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Regarding import of external content, some info on our "Form Parts" feature

From: John Boyer <boyerj@ca.ibm.com>
Date: Thu, 8 Apr 2010 17:54:29 -0700
To: public-forms@w3.org
Message-ID: <OFBC0E9051.AB27EB7D-ON882576FF.0076EF2E-88257700.0004FD38@ca.ibm.com>
Dear Forms WG,

As part of the work of determining how to approach the import of external 
content, I have been asked to provide some technical information on our 
"Form Parts" feature, which is related in that it does call for 
importation of XForms content into a larger XForms, but is not strictly 
related to the simple use of a src attribute on model or otherwise.

The IBM Lotus Forms team is currently implementing a feature called "Form 
Parts", and a fair bit of the functionality is currently available in our 
latest "Tech Preview". 

The "Form Parts" feature allows users of our Form Designer environment to 
create reusable form fragments that may be consumed by any number of form 
templates in a form collection. 
The Design environment can understand any number of Form Parts, and the 
form author can update any number of form parts before requested to update 
the form templates that use the updated form parts.

The form templates themselves contain the content of each Form Part they 
consume plus an indication of where that content came from.  The indicator 
allows us to do the updating, but having the form part content in the form 
template means that the form template is always ready to be published to 
the web without a "compile" step.  In other words, the compile step is 
loaded onto form part updates rather than as a prerequisite to someone 
trying to use the form.  Furthermore, it should be clear that the form 
template is always ready to be used by a run-time XForms processor without 
it having to load externally referenced content.

In our solution, a "Form Part" can have multiple "components".  In our 
Tech Preview, you get one component that logically maps to the content of 
an xforms:group element.  In other words, the component is designed to 
allow the form author to define a set of user interface elements that are 
reusable in multiple forms.

When a form author drags and drops such a "Form Part" on the Design 
canvas, they effectively get a copy of the user interface contained by the 
main component of the Form Part.  By default, our Design environment 
automatically generates the underlying XForms instance data model for a 
form, so a data layer for this UI is automatically created.  However, the 
design environment is also responsive to more advanced form authors that 
have designed their own data layer, e.g. according to an XML Schema.  The 
form part drag and drop opereration automatically brings up a design-time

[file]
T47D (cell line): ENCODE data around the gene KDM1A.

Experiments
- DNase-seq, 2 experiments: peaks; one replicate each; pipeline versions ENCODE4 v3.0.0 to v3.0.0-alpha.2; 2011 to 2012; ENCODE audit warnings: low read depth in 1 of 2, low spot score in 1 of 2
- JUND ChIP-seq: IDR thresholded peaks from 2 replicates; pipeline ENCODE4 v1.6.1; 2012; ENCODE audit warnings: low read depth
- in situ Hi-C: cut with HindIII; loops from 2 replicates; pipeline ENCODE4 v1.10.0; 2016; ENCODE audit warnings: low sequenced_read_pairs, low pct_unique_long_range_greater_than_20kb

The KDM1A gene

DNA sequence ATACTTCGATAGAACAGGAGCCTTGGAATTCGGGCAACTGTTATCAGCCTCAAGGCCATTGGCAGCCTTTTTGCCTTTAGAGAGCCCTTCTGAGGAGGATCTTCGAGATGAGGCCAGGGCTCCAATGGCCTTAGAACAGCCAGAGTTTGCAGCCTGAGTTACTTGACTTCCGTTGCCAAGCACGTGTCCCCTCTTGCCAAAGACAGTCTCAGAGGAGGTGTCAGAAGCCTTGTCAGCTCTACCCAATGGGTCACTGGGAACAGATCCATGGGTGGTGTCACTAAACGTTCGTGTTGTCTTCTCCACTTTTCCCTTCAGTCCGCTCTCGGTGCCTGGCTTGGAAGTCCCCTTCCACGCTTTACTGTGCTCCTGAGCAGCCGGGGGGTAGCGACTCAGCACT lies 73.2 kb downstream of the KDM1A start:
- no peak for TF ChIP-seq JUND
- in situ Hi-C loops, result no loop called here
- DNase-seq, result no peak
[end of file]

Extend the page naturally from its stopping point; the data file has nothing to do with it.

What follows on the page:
dialog that allows the form author to create a mapping of the UI 
components onto the existing data model in the form to which the Form Part 
content is being added.  The form author can click OK without creating a 
mapping, in which case a data instance for the UI is automatically 
generated into the form as mentioned above.

The work we are currently undertaking on this "Form Parts" feature 
recognizes that a form fundamentally has two components, the UI part and 
the data model part.  So, we are currently enabling our Form Parts to have 
a second component that contains xforms:model content.  Thus, when the 
form authors drags and drops a form part onto the design canvas, the UI 
component would be added by adding an xforms:group to the UI layer, and 
any xfoms:binds or other model content would be added to the default 
xforms:model of the form.  This allows us to have a reusable form part 
that expresses both UI as well as constraints, calculates, etc on the data 
collected by that UI.

So, in a way, this solution could be seen as another, perhaps easier, way 
to deal with the larger problem of form composition.  At the run-time 
level, we seem to always think about subforms and try to solve the problem 
of data communication between a subform and the form that contains it. The 
"Form Parts" solution instead does an injection of markup into two 
non-continuous locations within a document.  In this way, it is also not 
like an XInclude or the use of a simple src attribute.  Finally, by virtue 
of being a Design time mechanism, issues related to ID conflicts are 
sorted out before the form ever hits the run-time.

The downside of this approach is that it assumes a Design experience 
distinct from the run-time, whereas the W3C track record on Design 
environments rarely if ever gets beyond a text editor. 

So, even if we were to have a run-time mechanism, my ideal world would be 
a customized solution that could inject content into at least two 
non-continuous parts of a form.  Furthermore, despite the fact that our 
*current* system is based on the Design time, I do see value in moving 
what we have into a run-time solution because I think it would help to 
create more interesting "Interactive Web Documents".  But that is another 
topic with prerequisite reading at [1].

[1] http://portal.acm.org/citation.cfm?id=1600193.1600226

John M. Boyer, Ph.D.
STSM, Lotus Forms
Workplace, Portal and Collaboration Software
IBM Victoria Software Lab
E-Mail: boyerj@ca.ibm.com 

Blog: http://www.ibm.com/developerworks/blogs/page/JohnBoyer
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Received on Friday, 9 April 2010 00:55:06 UTC

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